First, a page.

Emerging markets have not excited many investors in recent years. For the three years to the end of September, the MSCI Emerging Markets Index delivered annualised growth of just 2.4% in dollar terms.
That is against an annualised dollar gain of 7.7% for the MSCI World Index.
However, there is another way to look at this equation. Over the past three years the MSCI South Africa Index is down an annualised -7.6% in US dollars.
This highlights one of the arguments for local investors to have broader emerging market exposure. It is also a longer-term story.
The Coronation Global Emerging Markets Flexible [ZAR] fund has gained 13.2% over the past 10 years according to figures from Morningstar. That compares very favourably against the 9.0% per year achieved by the flagship Coronation Top 20 fund.
As the graph below shows, there was a close correlation in the performance of these two funds until the end of 2018. Since then, however, their fortunes have diverged.
(Click to enlarge)
One of the arguments often put forward against South Africans investing in emerging markets is that returns are so highly correlated to the local market that there is no diversification benefit. However, co-manager of the Coronation Global Emerging Markets Flexible [ZAR] fund, Suhail Suleman, questions this belief.
‘When we launched the fund in 2007, it was probably a more relevant argument,’ he said. ‘Today, it’s less relevant for a variety of reasons. And the biggest is that the benchmark universe has changed massively.’
Changing opportunity set
At the end of 2007, Brazil was the largest weight in the MSCI Emerging Markets Index, and the index as a whole was highly skewed towards commodity producers. The likes of Mexico, Russia and South Africa all carried large weights.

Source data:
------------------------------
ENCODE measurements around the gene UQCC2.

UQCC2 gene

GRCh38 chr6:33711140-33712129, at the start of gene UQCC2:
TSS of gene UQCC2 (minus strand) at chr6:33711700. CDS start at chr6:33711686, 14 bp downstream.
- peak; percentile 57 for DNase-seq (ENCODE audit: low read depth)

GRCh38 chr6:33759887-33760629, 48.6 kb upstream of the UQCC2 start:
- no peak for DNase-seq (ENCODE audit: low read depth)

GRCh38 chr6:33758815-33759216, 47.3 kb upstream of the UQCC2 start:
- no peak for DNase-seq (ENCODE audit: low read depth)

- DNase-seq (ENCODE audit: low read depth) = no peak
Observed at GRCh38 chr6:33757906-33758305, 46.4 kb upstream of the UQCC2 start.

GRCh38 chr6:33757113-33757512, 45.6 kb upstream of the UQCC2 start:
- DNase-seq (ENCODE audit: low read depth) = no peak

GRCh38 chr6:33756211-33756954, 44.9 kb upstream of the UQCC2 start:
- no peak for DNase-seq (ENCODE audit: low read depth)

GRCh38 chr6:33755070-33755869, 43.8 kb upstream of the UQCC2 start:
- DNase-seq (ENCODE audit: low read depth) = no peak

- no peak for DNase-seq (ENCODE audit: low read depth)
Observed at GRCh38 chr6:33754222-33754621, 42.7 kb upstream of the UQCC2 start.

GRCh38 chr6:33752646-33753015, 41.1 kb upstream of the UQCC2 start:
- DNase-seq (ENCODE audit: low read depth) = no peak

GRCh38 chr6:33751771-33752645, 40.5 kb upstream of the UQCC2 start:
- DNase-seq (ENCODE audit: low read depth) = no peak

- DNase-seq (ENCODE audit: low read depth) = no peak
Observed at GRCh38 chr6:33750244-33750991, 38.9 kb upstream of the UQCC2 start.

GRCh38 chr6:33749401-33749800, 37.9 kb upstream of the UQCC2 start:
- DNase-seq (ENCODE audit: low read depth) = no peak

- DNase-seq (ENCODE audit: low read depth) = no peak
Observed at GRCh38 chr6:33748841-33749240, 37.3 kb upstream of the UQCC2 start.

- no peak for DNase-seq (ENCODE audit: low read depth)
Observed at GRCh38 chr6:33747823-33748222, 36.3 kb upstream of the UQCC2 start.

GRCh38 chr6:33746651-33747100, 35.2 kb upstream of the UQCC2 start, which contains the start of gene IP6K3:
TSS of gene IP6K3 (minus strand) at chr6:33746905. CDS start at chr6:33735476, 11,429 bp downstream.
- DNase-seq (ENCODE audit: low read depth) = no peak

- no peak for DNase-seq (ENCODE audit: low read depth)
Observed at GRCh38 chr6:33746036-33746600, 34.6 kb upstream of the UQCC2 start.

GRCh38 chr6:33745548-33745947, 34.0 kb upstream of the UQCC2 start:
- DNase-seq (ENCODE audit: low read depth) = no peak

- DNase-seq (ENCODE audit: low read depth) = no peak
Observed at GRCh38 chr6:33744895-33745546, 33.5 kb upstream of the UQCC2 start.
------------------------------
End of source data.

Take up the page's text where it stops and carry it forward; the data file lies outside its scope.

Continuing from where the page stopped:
‘China was only around 13% of the Index,’ said Suleman. ‘But today it is over 40%. The investible universe has shifted from one that had significant similarities to our market, and in which South Africa was a top five weight, to one where you are now far more exposed to Asia.
‘That region has very different drivers. So a South African investor in an emerging markets fund is not necessarily getting something that is going to be similar to their South Africa exposure.’
This is also the case in terms of currency movements.
‘One of the reasons South African investors invest overseas is because they want some sort of hedge against rand weakness,’ said Suleman. ‘But if the rand sells off, that tends to be the case across commodity-producing emerging market currencies. And that was significant when they were big weights in the index.
‘But today, China, South Korea and Taiwan are collectively 65% of the index. Add India, and that is about three quarters. Those countries have currencies that behave very differently from the rand. That means that investors are getting the rand-hedge exposure they are looking for.’
The significance of these countries to the world economy also cannot be ignored.
‘When South Africans were constrained in what they could invest overseas, it made sense to have all their offshore money in developed markets,’ said Suleman. ‘But now that they we allowed 30% offshore in a pension fund, having it all in developed market exposure makes less sense than it did before.
‘The main reason is that emerging markets are structurally under-represented in developed market indices. If you buy a typical global fund, unless it is massively overweight emerging markets, it will probably have around a 12% exposure.’
That is in-line with the MSCI All Country World Index.
‘But if you look at what emerging markets contribute to world output, to the global population, and to the market value of listed assets, we are talking 30% to 40% or even more by any reasonable long-term metric,’ said Suleman. ‘That’s why I would have direct emerging market exposure to compensate for that.’
Range of ideas
The Coronation Global Emerging Markets Flexible [ZAR] fund also allows itself its own form of compensation by permitting exposure of up to 25% in stocks listed in developed markets. These companies must, however, make at least 40% of their revenues and profits in emerging markets.
‘At a time when emerging market opportunity set is looking quite expensive, we will be closer to 25%, and when it is cheaper, we will be lower,’ said Suleman. ‘Today we are around the mid-point of the range. Part of that is because emerging markets have lagged developed markets over the recent period, so the relative attractiveness of the emerging market universe is greater.
‘When we invest in these companies, we look at upside as we would for any stock, and what it brings to the portfolio. When you construct a portfolio, it’s not just putting the stocks that are the cheapest in there, but incorporating a broad range of ideas that can work in a variety of economic circumstances.’